This week saw passerine migration stepping up out of second gear, with a Northern Willow Warbler trapped and ringed at Stanford Res on 8th. This is only the fifth record of this subspecies, acredula, for the county, all previous records have come from the mist nets of Stanford, the last being in 2018.

Northern Willow Warbler, Stanford Res, 8th August 2020 (Chris Hubbard)

The same site also produced the first Wood Warbler in 2020, the following day and staying with Stanford, three Common Redstarts were there on 8th, while up to two were still at Harrington AF on 11th.

Male Common Redstart, Stanford Res, 8th August 2020 (Chris Hubbard)

Male Common Redstart, Harrington AF, 11th August 2020 (David Arden)

Elsewhere, up to three Whinchats were at Chelveston AF between 10th and 12th and a Northern Wheatear was at Clifford Hill GP on 14th.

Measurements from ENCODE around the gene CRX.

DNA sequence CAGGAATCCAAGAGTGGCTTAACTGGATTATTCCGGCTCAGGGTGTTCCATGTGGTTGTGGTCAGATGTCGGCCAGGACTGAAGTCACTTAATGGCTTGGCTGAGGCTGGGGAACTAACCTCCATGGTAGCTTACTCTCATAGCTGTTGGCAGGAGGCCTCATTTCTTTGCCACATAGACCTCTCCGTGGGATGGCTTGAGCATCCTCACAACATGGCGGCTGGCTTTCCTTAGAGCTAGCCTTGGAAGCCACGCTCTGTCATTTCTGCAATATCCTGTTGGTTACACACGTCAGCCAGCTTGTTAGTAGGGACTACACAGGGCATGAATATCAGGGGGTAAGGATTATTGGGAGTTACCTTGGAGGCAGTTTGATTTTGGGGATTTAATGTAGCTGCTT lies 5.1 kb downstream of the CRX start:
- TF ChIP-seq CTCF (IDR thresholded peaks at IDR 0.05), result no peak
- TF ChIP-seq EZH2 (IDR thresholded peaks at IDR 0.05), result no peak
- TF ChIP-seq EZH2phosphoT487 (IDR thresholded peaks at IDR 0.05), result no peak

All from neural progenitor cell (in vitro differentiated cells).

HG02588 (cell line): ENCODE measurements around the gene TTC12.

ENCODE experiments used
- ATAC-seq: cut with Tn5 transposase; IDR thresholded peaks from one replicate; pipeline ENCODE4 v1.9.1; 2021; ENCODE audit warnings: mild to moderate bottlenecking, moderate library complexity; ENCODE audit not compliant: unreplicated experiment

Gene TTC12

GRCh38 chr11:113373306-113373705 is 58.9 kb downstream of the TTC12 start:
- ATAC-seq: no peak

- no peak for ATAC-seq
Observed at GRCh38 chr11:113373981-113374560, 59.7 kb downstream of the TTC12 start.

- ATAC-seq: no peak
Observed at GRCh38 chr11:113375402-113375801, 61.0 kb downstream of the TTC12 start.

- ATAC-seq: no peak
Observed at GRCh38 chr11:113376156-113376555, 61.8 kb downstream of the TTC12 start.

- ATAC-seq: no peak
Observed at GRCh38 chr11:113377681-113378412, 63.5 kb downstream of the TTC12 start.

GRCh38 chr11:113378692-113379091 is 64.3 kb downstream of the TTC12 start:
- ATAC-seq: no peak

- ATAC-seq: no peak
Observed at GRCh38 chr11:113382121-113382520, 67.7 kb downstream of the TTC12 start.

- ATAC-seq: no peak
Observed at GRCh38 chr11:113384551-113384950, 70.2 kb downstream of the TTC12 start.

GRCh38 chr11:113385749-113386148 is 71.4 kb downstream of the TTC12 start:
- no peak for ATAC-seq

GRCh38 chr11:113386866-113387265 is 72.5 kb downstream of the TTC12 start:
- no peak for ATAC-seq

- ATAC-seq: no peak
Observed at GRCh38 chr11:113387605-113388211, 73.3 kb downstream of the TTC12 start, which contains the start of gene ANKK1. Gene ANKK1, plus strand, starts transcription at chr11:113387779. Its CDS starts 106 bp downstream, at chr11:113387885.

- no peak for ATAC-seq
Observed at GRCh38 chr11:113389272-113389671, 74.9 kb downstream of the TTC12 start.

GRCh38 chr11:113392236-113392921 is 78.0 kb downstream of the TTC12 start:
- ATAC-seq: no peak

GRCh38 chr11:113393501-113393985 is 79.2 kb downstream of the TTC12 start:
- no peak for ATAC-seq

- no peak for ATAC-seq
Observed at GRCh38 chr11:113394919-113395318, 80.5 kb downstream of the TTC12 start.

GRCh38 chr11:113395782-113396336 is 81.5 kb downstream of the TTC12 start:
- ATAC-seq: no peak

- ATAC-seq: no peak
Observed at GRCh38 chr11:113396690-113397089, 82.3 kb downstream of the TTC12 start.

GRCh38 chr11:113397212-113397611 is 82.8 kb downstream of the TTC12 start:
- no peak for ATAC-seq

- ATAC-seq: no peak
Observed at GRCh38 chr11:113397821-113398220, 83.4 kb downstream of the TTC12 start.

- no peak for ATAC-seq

A trickle of Crossbills continued but that’s all it was, with singles – all fly-overs – at Hollowell on 9th and 10th, Weldon on 10th, Brackley on 12th and two over Harrington AF on 11th.

Rarity Round-up, 1st to 7th August 2020

A drier period than the last but rising temperatures throughout mirrored the previous week’s, peaking locally at 32°C on the last day, as a blast of hot southerlies reached us from deep within the continent. Perhaps associated with this, another Spoonbill put in a brief appearance for the third week running.

Escape, feral or just a malingering, would-be migrant, a Pink-footed Goose appeared at Hollowell Res on 6th – one of two days when the site’s female Ruddy Shelduck had chosen to visit nearby Ravensthorpe Res. Once again, the only other noteworthy wildfowl during the period were Red-crested Pochards, Pitsford Res producing one on 1st, six on 4th and two on 6th.